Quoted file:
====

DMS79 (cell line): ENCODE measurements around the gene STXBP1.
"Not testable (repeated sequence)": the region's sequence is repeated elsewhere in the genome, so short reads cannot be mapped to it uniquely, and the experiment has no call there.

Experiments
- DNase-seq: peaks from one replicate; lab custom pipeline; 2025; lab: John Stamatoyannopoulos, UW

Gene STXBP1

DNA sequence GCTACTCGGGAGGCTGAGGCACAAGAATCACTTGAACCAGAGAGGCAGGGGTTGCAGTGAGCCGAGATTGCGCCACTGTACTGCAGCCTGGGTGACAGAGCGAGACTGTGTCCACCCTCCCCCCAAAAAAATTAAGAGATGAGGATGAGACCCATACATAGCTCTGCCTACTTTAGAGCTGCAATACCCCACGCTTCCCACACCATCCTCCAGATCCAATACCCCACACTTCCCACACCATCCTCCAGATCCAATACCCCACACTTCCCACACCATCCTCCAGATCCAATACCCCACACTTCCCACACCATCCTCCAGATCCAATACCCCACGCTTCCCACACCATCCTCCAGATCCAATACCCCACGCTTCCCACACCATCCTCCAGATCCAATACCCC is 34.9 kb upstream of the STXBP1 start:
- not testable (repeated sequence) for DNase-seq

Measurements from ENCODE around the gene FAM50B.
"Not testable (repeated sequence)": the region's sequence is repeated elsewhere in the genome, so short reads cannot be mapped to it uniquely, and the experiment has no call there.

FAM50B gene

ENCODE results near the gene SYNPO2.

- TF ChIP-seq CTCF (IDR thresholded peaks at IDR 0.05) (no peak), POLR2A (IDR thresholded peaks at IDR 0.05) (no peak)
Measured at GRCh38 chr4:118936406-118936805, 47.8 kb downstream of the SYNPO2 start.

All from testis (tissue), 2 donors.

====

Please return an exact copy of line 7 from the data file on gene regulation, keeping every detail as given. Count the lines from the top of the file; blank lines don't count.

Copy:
- not testable (repeated sequence) for DNase-seq